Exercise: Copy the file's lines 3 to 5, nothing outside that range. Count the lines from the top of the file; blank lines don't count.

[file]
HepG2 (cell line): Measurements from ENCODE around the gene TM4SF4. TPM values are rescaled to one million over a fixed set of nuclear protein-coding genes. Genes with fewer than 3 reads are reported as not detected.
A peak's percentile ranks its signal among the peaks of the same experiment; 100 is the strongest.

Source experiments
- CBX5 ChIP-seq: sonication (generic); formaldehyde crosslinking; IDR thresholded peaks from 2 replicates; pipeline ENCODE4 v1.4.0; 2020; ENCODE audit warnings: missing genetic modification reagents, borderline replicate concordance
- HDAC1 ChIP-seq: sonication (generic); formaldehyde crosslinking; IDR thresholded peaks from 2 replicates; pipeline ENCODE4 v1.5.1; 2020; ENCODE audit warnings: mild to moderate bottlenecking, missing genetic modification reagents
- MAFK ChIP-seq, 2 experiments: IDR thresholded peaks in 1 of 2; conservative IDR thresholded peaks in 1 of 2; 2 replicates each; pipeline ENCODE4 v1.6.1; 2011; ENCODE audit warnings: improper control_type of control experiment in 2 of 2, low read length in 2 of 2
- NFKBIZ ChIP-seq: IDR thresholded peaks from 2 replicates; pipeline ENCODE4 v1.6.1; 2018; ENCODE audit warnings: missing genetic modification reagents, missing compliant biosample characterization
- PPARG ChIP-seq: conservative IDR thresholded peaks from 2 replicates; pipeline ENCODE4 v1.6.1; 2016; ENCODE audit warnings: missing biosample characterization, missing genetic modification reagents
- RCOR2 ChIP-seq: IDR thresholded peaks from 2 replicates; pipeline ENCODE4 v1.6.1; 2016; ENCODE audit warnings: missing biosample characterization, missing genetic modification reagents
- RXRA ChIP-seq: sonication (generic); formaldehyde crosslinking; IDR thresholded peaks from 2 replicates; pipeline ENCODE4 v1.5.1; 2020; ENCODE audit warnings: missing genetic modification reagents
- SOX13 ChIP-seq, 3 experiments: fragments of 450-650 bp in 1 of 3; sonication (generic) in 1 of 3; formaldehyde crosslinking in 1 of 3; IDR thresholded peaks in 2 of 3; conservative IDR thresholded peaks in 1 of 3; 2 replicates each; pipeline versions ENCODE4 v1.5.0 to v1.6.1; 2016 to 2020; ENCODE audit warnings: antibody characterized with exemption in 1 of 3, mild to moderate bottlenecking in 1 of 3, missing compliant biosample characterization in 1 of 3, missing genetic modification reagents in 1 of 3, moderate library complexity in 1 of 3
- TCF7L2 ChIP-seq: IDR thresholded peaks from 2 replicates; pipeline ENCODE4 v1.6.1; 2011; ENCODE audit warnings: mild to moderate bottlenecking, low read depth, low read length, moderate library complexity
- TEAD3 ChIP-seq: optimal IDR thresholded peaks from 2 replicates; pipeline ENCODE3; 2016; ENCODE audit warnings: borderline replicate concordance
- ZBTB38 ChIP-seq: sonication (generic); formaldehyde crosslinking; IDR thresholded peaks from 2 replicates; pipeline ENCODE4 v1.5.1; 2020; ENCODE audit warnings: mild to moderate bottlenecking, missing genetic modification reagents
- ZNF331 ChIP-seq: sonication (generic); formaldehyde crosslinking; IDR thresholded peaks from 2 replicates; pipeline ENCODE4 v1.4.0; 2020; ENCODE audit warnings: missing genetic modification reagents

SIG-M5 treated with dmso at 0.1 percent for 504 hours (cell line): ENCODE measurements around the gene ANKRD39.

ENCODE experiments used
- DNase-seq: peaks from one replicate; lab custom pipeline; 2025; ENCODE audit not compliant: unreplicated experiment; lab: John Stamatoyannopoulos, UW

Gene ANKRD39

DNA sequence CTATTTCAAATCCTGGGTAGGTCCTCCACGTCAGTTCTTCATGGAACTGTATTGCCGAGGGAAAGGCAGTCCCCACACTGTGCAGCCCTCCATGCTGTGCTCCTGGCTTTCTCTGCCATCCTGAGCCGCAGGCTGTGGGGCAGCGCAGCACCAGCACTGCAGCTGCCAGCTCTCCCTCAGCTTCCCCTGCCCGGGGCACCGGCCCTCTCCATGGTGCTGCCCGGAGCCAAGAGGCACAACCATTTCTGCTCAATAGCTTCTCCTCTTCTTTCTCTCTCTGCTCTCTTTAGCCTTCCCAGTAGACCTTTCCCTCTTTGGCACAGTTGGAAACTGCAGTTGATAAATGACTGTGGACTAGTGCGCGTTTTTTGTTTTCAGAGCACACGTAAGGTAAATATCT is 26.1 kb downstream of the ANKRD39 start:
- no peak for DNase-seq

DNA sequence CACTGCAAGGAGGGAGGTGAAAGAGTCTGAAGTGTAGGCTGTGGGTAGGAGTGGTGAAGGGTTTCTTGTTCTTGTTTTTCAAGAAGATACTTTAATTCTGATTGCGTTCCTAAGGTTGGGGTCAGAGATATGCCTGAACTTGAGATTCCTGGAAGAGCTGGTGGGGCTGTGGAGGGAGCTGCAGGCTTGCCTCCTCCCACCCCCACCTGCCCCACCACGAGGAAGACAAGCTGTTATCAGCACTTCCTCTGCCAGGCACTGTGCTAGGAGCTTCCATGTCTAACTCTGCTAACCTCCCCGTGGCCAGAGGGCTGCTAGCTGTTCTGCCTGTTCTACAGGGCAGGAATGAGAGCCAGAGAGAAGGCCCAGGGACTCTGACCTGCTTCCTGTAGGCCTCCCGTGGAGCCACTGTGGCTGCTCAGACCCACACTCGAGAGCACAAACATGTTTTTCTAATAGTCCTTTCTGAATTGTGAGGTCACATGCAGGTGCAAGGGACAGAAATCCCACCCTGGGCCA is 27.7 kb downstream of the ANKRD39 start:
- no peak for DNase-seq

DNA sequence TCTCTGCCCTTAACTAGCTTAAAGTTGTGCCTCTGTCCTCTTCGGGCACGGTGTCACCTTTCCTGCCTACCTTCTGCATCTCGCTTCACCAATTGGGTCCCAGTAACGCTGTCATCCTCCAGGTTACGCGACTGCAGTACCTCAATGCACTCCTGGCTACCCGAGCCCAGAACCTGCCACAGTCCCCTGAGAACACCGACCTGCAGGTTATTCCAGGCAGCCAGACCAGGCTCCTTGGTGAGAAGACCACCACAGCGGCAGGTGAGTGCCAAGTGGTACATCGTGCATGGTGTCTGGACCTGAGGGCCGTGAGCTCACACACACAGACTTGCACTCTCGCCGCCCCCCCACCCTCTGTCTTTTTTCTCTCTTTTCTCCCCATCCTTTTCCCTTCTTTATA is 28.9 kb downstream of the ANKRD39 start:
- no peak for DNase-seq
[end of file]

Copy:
Source experiments
- CBX5 ChIP-seq: sonication (generic); formaldehyde crosslinking; IDR thresholded peaks from 2 replicates; pipeline ENCODE4 v1.4.0; 2020; ENCODE audit warnings: missing genetic modification reagents, borderline replicate concordance
- HDAC1 ChIP-seq: sonication (generic); formaldehyde crosslinking; IDR thresholded peaks from 2 replicates; pipeline ENCODE4 v1.5.1; 2020; ENCODE audit warnings: mild to moderate bottlenecking, missing genetic modification reagents